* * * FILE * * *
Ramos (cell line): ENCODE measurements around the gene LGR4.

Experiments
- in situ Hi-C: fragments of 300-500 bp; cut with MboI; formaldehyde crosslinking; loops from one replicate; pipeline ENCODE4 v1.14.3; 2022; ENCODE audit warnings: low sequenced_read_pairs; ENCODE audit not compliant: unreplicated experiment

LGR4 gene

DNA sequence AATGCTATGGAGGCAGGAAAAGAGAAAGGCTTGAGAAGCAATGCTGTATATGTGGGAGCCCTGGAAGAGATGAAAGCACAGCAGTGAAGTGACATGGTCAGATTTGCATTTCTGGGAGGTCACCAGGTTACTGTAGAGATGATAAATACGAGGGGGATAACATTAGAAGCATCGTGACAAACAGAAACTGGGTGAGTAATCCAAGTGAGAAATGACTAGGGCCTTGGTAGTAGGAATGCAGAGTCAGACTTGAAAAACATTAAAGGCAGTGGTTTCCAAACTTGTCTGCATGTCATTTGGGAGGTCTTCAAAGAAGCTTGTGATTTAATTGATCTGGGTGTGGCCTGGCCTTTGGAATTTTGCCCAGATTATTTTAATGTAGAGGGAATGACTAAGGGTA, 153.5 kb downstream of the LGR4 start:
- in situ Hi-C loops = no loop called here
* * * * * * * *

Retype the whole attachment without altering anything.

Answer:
Ramos (cell line): ENCODE measurements around the gene LGR4.

Experiments
- in situ Hi-C: fragments of 300-500 bp; cut with MboI; formaldehyde crosslinking; loops from one replicate; pipeline ENCODE4 v1.14.3; 2022; ENCODE audit warnings: low sequenced_read_pairs; ENCODE audit not compliant: unreplicated experiment

LGR4 gene

DNA sequence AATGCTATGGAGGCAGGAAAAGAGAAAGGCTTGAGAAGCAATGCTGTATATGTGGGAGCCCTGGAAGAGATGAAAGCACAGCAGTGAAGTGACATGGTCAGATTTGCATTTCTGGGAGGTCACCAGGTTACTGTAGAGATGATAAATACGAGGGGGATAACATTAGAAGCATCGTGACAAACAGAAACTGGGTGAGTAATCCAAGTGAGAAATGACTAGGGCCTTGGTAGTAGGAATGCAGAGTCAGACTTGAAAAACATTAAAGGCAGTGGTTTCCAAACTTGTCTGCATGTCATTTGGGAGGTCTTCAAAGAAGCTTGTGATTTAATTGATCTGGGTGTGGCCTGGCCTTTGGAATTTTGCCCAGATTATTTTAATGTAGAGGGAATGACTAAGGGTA, 153.5 kb downstream of the LGR4 start:
- in situ Hi-C loops = no loop called here